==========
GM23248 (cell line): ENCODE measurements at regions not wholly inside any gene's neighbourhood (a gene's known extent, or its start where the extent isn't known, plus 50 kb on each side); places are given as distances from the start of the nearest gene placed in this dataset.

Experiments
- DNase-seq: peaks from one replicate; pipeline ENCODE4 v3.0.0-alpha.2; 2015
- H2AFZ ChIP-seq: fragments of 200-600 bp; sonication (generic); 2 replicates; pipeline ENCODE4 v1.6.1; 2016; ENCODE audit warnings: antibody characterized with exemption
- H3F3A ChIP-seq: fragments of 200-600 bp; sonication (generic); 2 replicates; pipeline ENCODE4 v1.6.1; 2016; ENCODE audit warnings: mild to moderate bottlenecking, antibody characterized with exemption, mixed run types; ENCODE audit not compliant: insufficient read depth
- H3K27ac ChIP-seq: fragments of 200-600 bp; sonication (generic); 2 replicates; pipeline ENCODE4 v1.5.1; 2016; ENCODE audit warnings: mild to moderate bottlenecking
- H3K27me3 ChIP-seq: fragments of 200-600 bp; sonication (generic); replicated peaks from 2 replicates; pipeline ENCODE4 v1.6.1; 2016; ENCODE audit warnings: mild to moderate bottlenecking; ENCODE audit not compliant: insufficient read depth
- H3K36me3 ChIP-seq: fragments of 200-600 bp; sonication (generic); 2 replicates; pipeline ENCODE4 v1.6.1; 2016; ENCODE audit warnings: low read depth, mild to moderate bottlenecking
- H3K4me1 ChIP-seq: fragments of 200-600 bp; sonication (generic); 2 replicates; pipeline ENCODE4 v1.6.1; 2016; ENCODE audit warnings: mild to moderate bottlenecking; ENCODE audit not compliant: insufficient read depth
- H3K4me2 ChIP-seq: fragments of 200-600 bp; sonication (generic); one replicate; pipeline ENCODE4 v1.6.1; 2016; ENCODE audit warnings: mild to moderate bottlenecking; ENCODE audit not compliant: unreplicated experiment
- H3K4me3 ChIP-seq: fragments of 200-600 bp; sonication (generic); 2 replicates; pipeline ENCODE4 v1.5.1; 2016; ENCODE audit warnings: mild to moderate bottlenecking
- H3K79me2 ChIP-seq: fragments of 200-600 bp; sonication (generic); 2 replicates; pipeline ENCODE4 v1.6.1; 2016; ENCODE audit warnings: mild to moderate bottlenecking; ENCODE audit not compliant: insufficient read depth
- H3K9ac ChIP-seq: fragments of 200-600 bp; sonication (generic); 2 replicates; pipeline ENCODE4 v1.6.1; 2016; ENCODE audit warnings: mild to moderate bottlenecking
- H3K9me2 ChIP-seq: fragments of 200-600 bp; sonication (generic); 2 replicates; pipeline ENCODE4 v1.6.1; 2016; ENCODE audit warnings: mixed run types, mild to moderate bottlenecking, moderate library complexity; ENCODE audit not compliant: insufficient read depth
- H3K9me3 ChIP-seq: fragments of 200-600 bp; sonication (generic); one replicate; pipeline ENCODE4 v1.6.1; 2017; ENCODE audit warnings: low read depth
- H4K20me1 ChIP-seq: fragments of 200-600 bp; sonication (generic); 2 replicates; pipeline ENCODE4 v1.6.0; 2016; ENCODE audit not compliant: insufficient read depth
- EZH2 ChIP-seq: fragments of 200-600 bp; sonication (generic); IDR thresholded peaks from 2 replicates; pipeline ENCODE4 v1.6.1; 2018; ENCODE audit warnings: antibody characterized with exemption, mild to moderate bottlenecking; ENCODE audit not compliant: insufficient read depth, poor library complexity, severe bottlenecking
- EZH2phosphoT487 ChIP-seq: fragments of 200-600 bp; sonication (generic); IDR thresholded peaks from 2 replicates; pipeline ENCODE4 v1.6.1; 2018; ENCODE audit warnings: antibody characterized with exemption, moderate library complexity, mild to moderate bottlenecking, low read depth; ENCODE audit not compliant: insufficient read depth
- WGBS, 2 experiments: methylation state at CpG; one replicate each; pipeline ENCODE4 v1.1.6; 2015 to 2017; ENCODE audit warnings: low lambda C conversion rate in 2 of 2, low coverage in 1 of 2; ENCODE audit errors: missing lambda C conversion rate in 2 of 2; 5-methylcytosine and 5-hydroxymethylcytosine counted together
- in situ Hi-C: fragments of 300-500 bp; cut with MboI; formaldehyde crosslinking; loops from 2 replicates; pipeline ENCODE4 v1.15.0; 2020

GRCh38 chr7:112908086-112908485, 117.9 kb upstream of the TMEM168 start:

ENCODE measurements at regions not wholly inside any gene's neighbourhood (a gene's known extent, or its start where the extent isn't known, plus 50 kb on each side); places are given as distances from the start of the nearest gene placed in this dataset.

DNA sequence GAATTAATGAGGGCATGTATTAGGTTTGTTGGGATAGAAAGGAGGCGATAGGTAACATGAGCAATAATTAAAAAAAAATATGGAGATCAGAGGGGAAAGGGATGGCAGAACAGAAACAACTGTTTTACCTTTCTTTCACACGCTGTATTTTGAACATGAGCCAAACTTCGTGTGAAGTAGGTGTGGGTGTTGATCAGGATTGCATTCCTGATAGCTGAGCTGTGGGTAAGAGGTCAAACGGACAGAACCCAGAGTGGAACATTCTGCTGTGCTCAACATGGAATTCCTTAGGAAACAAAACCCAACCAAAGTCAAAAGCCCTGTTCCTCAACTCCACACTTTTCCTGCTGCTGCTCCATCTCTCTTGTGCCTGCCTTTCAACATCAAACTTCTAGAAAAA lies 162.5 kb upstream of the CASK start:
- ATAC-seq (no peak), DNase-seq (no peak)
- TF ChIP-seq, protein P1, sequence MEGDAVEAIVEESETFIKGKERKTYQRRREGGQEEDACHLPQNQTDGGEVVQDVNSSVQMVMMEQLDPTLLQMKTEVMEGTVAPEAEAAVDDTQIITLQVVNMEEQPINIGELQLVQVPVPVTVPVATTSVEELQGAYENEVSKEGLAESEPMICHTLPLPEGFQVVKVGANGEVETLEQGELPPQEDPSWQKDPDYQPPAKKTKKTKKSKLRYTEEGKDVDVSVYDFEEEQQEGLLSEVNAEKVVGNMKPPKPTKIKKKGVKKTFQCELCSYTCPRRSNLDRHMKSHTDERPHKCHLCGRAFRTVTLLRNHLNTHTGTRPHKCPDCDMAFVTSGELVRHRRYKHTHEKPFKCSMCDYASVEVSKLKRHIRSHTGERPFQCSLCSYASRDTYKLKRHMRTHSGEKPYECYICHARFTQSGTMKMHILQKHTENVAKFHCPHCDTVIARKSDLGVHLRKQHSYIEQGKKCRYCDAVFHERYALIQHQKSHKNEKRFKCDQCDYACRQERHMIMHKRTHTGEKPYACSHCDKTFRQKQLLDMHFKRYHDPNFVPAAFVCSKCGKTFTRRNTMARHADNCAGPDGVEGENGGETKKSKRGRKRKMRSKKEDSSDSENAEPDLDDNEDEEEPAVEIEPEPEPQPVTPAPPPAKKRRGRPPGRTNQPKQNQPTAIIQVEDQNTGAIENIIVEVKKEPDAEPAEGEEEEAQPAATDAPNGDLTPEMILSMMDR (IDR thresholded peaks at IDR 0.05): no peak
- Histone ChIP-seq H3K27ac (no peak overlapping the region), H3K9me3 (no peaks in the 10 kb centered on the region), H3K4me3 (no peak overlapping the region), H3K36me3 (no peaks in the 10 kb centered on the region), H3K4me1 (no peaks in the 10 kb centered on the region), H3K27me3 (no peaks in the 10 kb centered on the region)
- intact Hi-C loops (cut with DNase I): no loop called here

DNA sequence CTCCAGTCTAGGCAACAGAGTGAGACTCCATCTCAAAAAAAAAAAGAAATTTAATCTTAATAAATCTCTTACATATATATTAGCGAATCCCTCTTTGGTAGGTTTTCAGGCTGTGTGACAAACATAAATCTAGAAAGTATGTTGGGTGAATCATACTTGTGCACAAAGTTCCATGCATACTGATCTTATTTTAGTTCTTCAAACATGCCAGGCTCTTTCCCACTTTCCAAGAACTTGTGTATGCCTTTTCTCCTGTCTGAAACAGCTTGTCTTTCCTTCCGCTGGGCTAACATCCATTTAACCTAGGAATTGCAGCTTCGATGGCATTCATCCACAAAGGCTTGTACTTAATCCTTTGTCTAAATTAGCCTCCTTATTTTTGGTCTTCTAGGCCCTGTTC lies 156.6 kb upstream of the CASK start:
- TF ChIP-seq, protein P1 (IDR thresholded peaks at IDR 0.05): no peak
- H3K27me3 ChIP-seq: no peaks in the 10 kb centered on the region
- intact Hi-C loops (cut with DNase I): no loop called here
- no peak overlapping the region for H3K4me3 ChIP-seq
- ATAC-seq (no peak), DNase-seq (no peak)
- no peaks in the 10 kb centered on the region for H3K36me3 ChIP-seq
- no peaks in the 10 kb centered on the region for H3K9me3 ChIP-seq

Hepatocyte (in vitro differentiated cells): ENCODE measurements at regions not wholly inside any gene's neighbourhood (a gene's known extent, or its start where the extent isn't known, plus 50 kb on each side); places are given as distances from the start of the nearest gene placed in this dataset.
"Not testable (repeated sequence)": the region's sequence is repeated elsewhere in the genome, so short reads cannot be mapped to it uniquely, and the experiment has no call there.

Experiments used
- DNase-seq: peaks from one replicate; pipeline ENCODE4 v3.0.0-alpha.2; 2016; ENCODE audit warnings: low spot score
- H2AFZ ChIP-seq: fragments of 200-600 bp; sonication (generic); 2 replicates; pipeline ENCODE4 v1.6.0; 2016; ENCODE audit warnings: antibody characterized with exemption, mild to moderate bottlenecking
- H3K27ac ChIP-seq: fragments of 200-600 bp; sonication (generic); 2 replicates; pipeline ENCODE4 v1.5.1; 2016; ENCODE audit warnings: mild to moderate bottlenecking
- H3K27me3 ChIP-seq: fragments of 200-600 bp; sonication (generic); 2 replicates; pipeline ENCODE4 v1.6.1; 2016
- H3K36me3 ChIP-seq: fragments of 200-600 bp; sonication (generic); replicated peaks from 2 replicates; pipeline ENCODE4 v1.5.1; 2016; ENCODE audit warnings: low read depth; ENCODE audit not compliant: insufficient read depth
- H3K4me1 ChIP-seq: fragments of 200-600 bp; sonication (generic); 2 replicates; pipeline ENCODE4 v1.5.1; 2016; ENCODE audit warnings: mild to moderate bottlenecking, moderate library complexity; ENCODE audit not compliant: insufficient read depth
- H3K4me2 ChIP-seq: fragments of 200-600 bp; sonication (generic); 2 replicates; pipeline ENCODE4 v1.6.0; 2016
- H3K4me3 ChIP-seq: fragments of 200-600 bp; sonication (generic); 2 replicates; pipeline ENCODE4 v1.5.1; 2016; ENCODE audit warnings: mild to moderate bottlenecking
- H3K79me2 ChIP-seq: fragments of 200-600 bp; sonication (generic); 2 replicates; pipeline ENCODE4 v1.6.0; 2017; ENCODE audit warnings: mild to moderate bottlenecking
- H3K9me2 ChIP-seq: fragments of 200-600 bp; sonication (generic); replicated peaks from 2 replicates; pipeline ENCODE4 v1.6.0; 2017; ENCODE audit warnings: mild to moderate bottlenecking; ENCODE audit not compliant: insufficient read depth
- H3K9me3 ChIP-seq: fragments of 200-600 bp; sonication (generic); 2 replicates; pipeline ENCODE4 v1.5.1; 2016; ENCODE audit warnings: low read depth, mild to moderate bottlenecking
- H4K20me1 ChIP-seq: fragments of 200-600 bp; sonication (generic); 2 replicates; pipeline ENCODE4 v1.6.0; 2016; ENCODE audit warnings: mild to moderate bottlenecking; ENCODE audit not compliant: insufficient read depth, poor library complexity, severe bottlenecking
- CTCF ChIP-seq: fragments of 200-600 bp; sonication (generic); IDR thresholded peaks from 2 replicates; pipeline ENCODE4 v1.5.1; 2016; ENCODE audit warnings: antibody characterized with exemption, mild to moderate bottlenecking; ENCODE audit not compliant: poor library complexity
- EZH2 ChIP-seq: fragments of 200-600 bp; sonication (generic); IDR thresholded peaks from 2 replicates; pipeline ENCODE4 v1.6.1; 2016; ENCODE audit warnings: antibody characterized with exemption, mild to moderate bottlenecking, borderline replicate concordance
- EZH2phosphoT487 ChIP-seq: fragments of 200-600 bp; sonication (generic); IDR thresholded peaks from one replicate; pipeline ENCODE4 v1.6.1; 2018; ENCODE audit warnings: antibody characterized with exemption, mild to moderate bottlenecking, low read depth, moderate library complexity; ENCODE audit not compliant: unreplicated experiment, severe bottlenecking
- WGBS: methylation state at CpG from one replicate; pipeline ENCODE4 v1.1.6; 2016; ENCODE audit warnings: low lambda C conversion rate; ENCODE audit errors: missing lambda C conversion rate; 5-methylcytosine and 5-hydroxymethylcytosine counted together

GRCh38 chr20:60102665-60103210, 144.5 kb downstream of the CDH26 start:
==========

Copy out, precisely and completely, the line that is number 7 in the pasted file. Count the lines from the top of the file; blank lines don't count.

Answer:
- H3K27me3 ChIP-seq: fragments of 200-600 bp; sonication (generic); replicated peaks from 2 replicates; pipeline ENCODE4 v1.6.1; 2016; ENCODE audit warnings: mild to moderate bottlenecking; ENCODE audit not compliant: insufficient read depth